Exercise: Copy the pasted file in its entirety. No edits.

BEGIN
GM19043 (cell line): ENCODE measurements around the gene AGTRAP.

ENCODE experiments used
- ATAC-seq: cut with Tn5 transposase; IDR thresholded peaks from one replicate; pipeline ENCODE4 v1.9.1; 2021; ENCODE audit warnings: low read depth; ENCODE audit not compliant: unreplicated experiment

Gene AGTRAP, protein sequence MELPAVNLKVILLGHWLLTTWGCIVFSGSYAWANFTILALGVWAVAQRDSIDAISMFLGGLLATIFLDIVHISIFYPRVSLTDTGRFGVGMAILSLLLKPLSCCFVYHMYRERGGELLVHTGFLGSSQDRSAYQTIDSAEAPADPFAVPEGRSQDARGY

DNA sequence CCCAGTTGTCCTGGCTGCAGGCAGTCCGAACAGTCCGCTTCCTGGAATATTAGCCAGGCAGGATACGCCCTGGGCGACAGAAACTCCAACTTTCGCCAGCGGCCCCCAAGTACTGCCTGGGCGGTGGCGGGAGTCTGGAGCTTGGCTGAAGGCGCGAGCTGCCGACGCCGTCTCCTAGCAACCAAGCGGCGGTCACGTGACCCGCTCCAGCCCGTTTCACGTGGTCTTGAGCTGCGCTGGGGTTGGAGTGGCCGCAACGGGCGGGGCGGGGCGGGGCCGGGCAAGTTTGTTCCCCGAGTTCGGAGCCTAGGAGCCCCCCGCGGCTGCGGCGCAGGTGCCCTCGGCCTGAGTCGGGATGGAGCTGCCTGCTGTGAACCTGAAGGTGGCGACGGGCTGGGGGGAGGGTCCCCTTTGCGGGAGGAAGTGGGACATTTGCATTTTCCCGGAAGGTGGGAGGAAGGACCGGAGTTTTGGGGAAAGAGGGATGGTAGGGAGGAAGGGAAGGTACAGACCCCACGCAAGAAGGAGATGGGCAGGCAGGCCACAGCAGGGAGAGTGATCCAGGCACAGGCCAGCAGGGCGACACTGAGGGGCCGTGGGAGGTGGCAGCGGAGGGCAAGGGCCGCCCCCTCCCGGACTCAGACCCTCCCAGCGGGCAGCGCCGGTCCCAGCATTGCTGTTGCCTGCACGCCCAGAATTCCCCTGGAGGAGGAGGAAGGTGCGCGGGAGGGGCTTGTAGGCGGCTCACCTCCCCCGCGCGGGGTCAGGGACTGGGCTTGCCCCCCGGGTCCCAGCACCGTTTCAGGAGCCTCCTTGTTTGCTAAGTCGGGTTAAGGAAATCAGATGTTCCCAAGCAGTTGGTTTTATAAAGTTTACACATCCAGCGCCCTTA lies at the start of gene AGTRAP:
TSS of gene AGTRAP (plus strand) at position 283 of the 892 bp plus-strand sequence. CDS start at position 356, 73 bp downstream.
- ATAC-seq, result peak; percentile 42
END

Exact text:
GM19043 (cell line): ENCODE measurements around the gene AGTRAP.

ENCODE experiments used
- ATAC-seq: cut with Tn5 transposase; IDR thresholded peaks from one replicate; pipeline ENCODE4 v1.9.1; 2021; ENCODE audit warnings: low read depth; ENCODE audit not compliant: unreplicated experiment

Gene AGTRAP, protein sequence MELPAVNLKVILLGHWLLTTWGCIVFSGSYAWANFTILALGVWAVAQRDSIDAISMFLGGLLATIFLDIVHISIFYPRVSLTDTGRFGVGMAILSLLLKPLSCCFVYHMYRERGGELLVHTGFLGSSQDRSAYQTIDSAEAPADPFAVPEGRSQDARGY

DNA sequence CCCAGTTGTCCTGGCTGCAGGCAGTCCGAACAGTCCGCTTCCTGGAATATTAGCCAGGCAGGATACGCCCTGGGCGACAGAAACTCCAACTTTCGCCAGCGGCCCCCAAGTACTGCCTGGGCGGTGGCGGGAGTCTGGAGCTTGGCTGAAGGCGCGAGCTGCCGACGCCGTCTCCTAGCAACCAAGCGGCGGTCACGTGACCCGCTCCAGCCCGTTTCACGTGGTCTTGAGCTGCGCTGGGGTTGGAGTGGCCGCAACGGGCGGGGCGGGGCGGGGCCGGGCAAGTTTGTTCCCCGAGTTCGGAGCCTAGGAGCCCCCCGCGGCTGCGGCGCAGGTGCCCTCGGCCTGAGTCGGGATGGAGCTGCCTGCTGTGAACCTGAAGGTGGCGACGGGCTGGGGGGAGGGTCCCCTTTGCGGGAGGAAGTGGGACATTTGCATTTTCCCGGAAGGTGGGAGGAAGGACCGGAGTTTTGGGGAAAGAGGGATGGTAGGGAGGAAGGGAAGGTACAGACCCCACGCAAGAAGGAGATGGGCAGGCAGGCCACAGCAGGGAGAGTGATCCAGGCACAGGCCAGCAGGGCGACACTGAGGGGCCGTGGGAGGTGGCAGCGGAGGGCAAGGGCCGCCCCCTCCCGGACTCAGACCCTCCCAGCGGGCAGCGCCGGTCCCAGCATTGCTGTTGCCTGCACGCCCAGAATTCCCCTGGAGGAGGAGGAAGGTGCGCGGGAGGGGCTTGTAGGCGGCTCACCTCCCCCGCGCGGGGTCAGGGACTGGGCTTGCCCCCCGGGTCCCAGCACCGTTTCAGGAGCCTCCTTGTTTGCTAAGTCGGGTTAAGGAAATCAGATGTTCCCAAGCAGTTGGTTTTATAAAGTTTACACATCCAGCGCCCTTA lies at the start of gene AGTRAP:
TSS of gene AGTRAP (plus strand) at position 283 of the 892 bp plus-strand sequence. CDS start at position 356, 73 bp downstream.
- ATAC-seq, result peak; percentile 42